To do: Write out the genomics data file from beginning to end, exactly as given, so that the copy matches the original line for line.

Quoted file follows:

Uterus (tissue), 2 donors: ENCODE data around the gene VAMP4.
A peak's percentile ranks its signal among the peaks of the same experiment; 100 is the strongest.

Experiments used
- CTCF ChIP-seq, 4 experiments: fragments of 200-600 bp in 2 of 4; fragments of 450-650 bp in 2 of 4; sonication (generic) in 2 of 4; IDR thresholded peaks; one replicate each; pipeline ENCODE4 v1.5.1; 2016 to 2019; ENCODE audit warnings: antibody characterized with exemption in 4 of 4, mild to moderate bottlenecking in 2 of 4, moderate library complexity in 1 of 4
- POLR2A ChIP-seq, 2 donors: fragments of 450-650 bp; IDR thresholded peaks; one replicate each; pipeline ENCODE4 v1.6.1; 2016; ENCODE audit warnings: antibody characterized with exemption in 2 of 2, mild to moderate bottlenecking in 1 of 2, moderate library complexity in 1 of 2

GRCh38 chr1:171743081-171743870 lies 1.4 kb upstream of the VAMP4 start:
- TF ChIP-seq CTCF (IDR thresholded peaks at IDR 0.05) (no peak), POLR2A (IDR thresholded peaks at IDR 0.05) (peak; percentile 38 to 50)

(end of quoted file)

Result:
Uterus (tissue), 2 donors: ENCODE data around the gene VAMP4.
A peak's percentile ranks its signal among the peaks of the same experiment; 100 is the strongest.

Experiments used
- CTCF ChIP-seq, 4 experiments: fragments of 200-600 bp in 2 of 4; fragments of 450-650 bp in 2 of 4; sonication (generic) in 2 of 4; IDR thresholded peaks; one replicate each; pipeline ENCODE4 v1.5.1; 2016 to 2019; ENCODE audit warnings: antibody characterized with exemption in 4 of 4, mild to moderate bottlenecking in 2 of 4, moderate library complexity in 1 of 4
- POLR2A ChIP-seq, 2 donors: fragments of 450-650 bp; IDR thresholded peaks; one replicate each; pipeline ENCODE4 v1.6.1; 2016; ENCODE audit warnings: antibody characterized with exemption in 2 of 2, mild to moderate bottlenecking in 1 of 2, moderate library complexity in 1 of 2

GRCh38 chr1:171743081-171743870 lies 1.4 kb upstream of the VAMP4 start:
- TF ChIP-seq CTCF (IDR thresholded peaks at IDR 0.05) (no peak), POLR2A (IDR thresholded peaks at IDR 0.05) (peak; percentile 38 to 50)